Legalization is defined by Weitzer as “legislation that provides mechanisms for government regulation of paid sex transactions after prostitution has been decriminalized” (Weitzer 2012, p. 76). Legalization assumes sex work is an ‘unfortunate’ part of society that cannot be eradicated through criminalization, and thus should be subjected to strict regulation by the state (Brents and Hausbeck 2005). For several regions currently utilizing the legalized method, this means implementing mandatory health testing for those wishing to enter and maintain work in the sex industry, control over the location of sex work businesses, and licensing (Bruckert and Hannem 2013). Those working in the sex industry are subjected to mandatory health testing on a frequent basis, and discourses of health and cleanliness are pervasive (Brents and Hausbeck 2005; Sullivan 2008). Analysis of legalized brothels in Nevada has shown some positive outcomes for sex workers; most notably, the ability to freely screen clients and negotiate payment, which ensures all parties agree to the terms of the transaction, and any deviations are generally not tolerated by management (Brents and Hausbeck 2005). However, legalization does not solve all problems. Exploitation of workers is still possible as brothel managers can categorize their workers as sub-contractors rather than employees in order to deny them full labor rights or benefits (Jeffrey and Sullivan 2009); further, aspects of manager control are not regulated under the legalized setting, such as limiting or restricting the movements of employees outside of the brothel (Brents and Hausbeck 2005). A further unintended consequence of legalized regimes has been the creation of separate ‘classes’ of sex workers comprised of those who are licensed and thus subjected to the regulation and surveillance of the state, and those who do not possess a license and are thus ‘under the radar’; more vulnerable and marginalized workers often fall into the unlicensed category that renders them much less visible to the state and to services, including underage workers, ‘illegal’ migrants, and those being coerced or forced into the work (Katsulis et al. 2010; Outshoorn 2012).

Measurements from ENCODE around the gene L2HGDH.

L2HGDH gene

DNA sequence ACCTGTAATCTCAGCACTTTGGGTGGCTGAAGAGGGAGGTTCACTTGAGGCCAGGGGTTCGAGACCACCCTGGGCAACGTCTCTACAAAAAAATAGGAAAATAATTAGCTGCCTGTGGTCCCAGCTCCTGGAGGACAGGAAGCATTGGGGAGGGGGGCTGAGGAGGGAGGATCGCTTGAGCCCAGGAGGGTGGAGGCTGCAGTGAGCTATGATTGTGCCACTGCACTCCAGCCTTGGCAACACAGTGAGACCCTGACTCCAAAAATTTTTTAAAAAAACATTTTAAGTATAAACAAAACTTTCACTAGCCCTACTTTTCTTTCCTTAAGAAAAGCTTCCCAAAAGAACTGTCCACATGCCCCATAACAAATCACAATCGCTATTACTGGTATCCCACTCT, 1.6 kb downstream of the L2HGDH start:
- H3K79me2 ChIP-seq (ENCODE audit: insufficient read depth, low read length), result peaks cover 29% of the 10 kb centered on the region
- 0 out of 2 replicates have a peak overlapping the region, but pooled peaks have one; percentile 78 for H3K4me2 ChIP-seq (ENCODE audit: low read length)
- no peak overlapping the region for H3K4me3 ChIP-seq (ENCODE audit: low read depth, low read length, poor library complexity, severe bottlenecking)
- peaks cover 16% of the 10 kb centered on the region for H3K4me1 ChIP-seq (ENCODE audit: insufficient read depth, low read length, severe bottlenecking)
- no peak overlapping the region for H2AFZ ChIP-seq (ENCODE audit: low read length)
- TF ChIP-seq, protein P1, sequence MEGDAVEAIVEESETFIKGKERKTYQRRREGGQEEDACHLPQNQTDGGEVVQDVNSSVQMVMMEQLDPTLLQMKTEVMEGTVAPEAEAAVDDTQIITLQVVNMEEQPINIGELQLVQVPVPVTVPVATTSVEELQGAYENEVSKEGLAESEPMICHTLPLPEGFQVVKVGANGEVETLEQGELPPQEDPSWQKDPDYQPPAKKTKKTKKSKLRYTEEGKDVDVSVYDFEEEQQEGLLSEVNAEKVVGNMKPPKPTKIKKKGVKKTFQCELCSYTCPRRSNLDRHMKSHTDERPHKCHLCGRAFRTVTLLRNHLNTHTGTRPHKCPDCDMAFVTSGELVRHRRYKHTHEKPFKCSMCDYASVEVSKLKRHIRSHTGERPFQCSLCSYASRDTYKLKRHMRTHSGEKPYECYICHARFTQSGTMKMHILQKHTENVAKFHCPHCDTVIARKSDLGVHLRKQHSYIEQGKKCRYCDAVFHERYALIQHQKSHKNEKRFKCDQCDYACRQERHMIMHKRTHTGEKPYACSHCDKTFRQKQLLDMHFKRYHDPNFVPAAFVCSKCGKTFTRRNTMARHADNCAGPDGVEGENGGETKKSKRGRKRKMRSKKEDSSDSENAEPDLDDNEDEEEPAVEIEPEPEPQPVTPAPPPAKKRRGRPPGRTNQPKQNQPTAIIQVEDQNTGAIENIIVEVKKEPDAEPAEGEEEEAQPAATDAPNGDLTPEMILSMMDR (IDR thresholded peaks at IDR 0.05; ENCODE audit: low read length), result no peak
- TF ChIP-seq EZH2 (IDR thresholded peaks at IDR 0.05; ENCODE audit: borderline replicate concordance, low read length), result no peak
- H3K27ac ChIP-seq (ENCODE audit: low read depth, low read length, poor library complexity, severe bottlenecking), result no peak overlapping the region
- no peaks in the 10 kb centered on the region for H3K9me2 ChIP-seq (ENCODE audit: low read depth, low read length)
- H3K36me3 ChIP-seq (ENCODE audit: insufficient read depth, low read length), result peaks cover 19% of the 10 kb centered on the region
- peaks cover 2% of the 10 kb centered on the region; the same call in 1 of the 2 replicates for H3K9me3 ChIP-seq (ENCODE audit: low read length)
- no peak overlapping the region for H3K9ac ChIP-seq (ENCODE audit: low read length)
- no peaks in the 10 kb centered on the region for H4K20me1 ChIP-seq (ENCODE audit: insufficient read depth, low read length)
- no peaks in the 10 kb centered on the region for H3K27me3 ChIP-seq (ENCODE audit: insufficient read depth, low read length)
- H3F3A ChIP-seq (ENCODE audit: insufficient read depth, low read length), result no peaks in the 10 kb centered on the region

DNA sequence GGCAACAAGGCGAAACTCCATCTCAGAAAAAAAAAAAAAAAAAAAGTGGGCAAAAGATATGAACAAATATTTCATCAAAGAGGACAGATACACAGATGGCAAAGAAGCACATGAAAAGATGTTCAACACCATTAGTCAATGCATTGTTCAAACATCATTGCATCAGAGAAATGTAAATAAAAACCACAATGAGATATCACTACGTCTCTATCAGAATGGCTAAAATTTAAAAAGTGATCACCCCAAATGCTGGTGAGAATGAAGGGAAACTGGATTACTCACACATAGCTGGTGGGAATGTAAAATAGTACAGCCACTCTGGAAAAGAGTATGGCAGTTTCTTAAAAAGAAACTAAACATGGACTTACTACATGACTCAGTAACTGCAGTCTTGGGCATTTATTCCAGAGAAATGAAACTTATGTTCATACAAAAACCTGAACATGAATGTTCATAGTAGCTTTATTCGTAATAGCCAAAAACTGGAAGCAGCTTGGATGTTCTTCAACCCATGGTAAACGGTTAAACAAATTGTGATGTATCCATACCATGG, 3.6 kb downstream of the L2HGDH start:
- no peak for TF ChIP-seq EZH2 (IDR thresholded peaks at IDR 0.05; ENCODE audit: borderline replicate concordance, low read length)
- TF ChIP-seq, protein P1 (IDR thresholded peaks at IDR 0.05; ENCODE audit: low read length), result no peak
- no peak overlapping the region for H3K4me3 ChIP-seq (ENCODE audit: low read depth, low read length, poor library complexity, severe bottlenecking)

Decriminalization involves the removal of selling and buying of sexual services and related activities from criminal codes. Under decriminalization, regulation of the sale of sexual services is present, but often moves to the local or municipal level, frequently through a nexus of non-sex-work-specific laws and codes. In 2003, New Zealand passed the Prostitution Reform Act (PRA), with the aim to improve the working conditions, health and safety of sex workers (Comte 2014). The revised law allows adults to sell from their own homes, in brothels, and from the street and other unregulated spaces; it also allows up to four workers to sell services from a shared space without requiring a brothel license. Nevertheless, in cities such as Auckland, bylaws have been passed prohibiting sex workers from advertising on the street and banning brothels from certain neighborhoods (McCarthy et al. 2012). Longitudinal evidence shows the PRA has been effective at increasing the health and safety of workers. At the same time, the number of workers has not increased (Abel 2011; 2014a; 2014b).